How will the Paris attacks affect the outcome of the Climate Change talks?

When British Prime Minister Harold MacMillan was asked what he most feared in politics, he replied ‘Events, dear boy. Events’. The official sherpas and their political masters preparing for the global climate change talks in Paris, which start today, must be feeling much the same way, their already complicated task further beset by concerns over […]

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The Adaptation Gap (and how to deal with it)

Ben Ramalingam, newly appointed leader of the Digital and Technology cluster at IDS, and author of Aid on the Edge of Chaos, shares some thoughts on ‘adaptive management’. Over the next few weeks, Duncan has agreed to run a series of posts by participants in the recent USAID-IDS workshop on adaptive management, to share their ideas, […]

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What can today’s activists learn from the history of campaigning?

Spent an afternoon recently discussing the lessons of UK history with an eclectic mix of historians and modern day campaigners. Organized by Friends of the Earth’s Big Ideas project and the History and Policy network, it was the second instalment in a really interesting process (see here for my post on an earlier session). This […]

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What’s changed since Copenhagen? Curtain raiser for the Paris climate talks  

Tracy Carty, Oxfam Climate Change Policy Adviser, with an excerpt from its Paris media briefing, published today The last time leaders got together to agree a global climate deal it ended in multilateral meltdown.  Copenhagen was widely condemned as a failure – a failure that still haunts the climate negotiations, and one that governments meeting […]

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Here’s my attempt at a takeaway message on How Change Happens – what do you think?

Reminder – if you are one of the truly alarming number of people who have downloaded the 160 page draft of How Change Happens, the deadline for comments is just two weeks away – 10th December. Background to the book here. One of the main messages already emerging from feedback is that I need to […]

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Links I Liked

Spending the next two weeks in Australia (Melbourne and Canberra) and Vanuatu consulting on the book draft and scavenging some last minute new material. Speaking in Melbourne at launch of Politics of Results book on Tuesday. Details here. Otherwise it’s all non-public events at ANU, DFAT etc. Also means I’m glad to see this Economist […]

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The best and worst aid videos of 2015

The people have spoken, and we have winners for both the best and worst aid fundraising videos of 2015. Let’s start with the crap ones, cos that’s more interesting. The audience voted (predictably) for the Band Aid retread, but I thought this one from the One World Campaign was magnificently terrible (and almost unwatchable). As […]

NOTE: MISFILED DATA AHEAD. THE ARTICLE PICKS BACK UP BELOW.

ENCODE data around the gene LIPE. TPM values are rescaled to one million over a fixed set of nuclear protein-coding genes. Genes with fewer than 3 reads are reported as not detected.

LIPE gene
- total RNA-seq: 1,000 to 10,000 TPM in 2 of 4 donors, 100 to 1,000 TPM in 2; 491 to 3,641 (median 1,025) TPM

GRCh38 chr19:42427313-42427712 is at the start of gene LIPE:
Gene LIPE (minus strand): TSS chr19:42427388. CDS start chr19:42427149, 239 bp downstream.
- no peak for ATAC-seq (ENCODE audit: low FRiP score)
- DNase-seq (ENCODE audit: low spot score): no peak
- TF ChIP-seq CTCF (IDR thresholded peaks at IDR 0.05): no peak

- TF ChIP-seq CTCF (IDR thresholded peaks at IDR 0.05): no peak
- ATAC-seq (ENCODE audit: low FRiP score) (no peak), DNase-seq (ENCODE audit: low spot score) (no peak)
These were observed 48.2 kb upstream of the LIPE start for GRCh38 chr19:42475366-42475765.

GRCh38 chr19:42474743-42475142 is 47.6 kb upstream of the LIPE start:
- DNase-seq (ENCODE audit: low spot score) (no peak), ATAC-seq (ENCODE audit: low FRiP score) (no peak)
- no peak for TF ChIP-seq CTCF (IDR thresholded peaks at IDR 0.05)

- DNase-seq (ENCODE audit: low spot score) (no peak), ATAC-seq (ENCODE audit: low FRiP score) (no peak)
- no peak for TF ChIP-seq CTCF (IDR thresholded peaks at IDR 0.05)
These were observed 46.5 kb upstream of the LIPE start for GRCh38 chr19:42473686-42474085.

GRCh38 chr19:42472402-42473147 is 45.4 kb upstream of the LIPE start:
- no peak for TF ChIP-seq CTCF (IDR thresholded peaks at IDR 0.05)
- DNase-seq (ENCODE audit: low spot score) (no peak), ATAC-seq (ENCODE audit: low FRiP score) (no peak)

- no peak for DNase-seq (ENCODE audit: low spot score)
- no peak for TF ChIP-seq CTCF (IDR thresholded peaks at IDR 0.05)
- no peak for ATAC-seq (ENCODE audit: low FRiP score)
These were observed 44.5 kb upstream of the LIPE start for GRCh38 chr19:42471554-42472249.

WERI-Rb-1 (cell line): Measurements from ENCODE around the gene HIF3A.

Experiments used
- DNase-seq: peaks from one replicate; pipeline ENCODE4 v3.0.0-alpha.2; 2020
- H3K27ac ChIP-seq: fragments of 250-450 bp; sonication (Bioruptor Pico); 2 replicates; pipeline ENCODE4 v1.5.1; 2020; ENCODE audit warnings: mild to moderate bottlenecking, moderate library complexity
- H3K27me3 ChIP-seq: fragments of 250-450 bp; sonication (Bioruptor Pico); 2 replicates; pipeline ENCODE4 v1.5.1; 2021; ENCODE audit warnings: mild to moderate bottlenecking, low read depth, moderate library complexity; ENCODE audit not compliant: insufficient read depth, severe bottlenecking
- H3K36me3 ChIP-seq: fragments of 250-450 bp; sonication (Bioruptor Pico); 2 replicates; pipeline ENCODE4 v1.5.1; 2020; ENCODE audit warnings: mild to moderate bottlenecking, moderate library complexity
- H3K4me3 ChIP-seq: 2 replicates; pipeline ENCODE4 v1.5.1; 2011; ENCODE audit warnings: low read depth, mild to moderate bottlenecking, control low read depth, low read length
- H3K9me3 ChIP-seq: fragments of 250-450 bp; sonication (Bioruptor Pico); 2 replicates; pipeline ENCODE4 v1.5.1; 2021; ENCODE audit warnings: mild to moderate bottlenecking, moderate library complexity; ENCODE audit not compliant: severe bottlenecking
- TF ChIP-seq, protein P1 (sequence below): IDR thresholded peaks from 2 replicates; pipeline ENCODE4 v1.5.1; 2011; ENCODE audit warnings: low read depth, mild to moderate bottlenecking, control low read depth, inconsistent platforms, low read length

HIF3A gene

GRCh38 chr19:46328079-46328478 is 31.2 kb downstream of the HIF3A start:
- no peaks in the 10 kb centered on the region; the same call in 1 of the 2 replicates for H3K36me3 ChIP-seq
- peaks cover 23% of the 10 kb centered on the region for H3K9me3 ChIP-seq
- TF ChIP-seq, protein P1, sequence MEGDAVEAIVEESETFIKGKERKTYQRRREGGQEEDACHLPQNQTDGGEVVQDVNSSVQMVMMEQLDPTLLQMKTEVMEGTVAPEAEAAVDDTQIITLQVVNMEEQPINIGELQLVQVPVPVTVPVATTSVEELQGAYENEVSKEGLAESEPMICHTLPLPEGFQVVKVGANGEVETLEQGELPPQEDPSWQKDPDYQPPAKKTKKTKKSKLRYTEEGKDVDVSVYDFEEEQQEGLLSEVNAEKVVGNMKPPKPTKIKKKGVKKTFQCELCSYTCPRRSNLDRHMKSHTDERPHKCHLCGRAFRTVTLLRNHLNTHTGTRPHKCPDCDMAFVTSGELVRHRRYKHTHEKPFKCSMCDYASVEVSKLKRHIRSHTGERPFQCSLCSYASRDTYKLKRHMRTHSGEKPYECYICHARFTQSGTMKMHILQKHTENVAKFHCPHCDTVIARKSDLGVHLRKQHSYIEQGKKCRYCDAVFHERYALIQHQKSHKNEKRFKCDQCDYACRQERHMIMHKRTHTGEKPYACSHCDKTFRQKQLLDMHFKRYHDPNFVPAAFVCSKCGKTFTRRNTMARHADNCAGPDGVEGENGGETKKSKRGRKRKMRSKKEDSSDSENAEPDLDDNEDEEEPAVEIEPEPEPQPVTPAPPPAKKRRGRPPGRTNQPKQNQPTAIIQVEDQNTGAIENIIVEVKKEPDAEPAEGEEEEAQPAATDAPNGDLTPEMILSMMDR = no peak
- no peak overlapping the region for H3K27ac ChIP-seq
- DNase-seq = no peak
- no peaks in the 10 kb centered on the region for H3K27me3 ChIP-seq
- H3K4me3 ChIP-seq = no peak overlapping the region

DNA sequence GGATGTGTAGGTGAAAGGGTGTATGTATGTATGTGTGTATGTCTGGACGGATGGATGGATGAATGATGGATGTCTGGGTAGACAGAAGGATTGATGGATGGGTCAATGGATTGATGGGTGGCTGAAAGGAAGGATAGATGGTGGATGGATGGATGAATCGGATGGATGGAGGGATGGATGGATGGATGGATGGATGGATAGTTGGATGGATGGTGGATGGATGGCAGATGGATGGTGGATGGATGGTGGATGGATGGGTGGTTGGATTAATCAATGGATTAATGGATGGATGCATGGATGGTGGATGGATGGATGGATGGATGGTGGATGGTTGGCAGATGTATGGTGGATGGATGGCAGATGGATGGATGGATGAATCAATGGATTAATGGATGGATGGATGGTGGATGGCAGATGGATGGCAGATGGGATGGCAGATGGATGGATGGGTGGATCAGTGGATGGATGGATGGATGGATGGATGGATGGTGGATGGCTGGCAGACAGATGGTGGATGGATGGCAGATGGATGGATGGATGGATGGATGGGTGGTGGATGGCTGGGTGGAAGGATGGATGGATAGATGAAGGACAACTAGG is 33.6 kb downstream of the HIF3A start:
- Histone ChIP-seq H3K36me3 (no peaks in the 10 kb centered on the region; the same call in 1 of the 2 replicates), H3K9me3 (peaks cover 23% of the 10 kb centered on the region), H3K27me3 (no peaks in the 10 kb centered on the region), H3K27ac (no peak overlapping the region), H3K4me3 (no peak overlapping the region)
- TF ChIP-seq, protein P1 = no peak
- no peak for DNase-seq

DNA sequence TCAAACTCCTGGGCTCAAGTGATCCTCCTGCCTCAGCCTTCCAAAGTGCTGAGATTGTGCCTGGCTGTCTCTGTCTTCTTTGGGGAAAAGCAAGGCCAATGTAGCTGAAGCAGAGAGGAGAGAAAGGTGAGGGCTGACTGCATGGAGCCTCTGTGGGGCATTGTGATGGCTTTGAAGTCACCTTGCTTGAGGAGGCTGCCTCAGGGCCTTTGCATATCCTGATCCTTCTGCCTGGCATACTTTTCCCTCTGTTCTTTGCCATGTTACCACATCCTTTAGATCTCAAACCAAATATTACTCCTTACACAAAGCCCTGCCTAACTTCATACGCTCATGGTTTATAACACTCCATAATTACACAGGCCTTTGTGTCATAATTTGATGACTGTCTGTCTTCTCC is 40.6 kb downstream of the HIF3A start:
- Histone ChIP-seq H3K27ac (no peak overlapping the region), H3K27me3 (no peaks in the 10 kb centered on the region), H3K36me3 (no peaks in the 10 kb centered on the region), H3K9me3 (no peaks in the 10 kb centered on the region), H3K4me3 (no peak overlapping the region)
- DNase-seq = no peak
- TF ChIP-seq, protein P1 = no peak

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Why is the World Bank Group dragging its feet over its disastrous PPP policy on funding healthcare?

Oxfam health policy lead Anna Marriott gets back from maternity leave to find that the World Bank Group is dragging its feet over a disastrous health contract in Lesotho Back in April 2014, World Bank Group President Jim Kim said in a televised interview (19 ½ minutes in) that his organisation would be ‘the’ go-to […]

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Reading the tea leaves: What the women’s movement can learn from a victory in India

This piece by Devaki Jain, an Indian feminist economist, originally appeared on the scroll.in website The good news for the women’s movement in India came from Munnar, a hill station in Kerala, last month where a group of women workers won a signal battle against their employers, a tea estate by the name of Kanan Devan Hills Plantations. […]

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What can violence/conflict people learn from the governance debate (and vice versa)? Report back on a day discussing new IDS research

I recently spent a day among conflict wonks (a thoroughly charming and unscary group) to discuss IDS’ research programme on Addressing and Mitigating Violence. There are piles of case studies and thematic papers on the website (here’s a collection of abstracts); this seminar was part of bringing them all together into some kind of overarching […]

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What can we learn from Mexico’s tax on fizzy drinks?

Alice Evans of Cambridge University looks for lessons from a small victory in the global struggle against obesity We in the development industry are often frustrated by lack of government transparency, disregard of the evidence, and lack of political will to address major social problems. Such obstacles are universal. Perhaps we might learn ‘how change happens’ (to use […]

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Links I Liked

Heavy on the video content this week – if you’re in the office, better get your earphones on Consent, sex and tea: quintessentially British and rather effective [h/t Richard Cunliffe] Last chance to vote in the Rusty Radiator awards for 2015’s worst aid charity video. Amazingly, they found one that’s even worse than Band Aid. […]

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